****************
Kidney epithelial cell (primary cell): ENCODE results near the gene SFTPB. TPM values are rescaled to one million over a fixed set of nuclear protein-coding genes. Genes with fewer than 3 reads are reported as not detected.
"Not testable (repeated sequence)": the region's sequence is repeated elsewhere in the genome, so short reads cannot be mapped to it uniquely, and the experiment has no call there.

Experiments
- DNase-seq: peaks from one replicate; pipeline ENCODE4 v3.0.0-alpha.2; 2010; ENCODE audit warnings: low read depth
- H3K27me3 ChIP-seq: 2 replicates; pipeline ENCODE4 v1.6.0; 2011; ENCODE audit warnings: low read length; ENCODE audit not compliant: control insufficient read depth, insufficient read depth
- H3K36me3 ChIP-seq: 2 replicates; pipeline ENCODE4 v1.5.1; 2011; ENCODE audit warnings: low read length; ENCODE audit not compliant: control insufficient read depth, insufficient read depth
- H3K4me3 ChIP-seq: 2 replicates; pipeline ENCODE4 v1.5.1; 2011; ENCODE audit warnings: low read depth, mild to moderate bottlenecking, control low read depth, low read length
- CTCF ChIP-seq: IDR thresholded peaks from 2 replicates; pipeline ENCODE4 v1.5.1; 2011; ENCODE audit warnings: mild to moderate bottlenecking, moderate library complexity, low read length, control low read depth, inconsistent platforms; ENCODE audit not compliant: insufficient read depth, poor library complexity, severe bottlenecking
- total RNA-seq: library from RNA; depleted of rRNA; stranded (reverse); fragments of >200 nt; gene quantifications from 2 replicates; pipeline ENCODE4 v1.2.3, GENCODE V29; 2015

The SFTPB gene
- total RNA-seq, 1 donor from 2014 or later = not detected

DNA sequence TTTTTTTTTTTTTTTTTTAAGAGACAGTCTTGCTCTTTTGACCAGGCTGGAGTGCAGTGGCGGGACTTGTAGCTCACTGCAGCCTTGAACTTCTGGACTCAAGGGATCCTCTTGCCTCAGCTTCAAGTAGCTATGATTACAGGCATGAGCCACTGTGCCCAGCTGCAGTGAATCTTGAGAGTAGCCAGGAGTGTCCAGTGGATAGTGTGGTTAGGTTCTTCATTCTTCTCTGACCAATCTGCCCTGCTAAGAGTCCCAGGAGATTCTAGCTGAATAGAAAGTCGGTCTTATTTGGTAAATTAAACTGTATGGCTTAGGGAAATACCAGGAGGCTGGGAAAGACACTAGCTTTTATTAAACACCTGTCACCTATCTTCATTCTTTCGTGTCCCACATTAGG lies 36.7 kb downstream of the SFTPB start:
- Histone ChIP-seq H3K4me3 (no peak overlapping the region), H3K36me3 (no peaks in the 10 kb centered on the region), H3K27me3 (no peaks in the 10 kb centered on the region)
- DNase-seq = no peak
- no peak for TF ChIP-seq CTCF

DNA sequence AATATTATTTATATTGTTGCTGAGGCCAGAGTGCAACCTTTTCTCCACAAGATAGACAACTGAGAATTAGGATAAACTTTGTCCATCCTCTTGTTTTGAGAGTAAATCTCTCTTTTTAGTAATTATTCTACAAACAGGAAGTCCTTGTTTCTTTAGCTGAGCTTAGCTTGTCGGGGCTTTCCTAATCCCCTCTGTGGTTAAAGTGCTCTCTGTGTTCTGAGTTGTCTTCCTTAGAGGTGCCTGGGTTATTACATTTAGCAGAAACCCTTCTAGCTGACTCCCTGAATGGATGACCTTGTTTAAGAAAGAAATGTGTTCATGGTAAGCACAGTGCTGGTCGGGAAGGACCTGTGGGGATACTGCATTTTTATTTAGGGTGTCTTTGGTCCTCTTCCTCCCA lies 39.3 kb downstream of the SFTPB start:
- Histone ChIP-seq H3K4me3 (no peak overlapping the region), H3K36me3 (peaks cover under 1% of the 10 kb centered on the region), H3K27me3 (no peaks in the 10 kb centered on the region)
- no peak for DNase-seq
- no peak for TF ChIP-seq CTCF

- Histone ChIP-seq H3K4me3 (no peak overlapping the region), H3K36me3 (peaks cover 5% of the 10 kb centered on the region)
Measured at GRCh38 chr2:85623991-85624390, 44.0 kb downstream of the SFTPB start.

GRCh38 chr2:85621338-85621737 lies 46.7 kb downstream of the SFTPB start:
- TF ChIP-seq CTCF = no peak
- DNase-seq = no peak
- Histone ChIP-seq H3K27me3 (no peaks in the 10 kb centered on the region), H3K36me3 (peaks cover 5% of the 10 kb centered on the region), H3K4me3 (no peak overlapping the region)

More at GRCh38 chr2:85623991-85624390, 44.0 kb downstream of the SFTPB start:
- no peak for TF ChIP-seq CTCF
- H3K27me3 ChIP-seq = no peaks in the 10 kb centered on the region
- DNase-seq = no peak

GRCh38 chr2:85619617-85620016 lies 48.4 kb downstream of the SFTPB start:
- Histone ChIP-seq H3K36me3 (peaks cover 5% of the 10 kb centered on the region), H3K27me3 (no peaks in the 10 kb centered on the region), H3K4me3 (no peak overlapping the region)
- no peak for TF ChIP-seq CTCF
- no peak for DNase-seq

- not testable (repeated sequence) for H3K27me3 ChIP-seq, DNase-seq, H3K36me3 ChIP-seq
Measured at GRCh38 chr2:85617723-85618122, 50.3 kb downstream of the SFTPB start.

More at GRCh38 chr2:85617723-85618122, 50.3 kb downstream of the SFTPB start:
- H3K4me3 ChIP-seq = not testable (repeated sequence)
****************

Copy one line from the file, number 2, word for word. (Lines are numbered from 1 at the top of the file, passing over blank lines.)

"Not testable (repeated sequence)": the region's sequence is repeated elsewhere in the genome, so short reads cannot be mapped to it uniquely, and the experiment has no call there.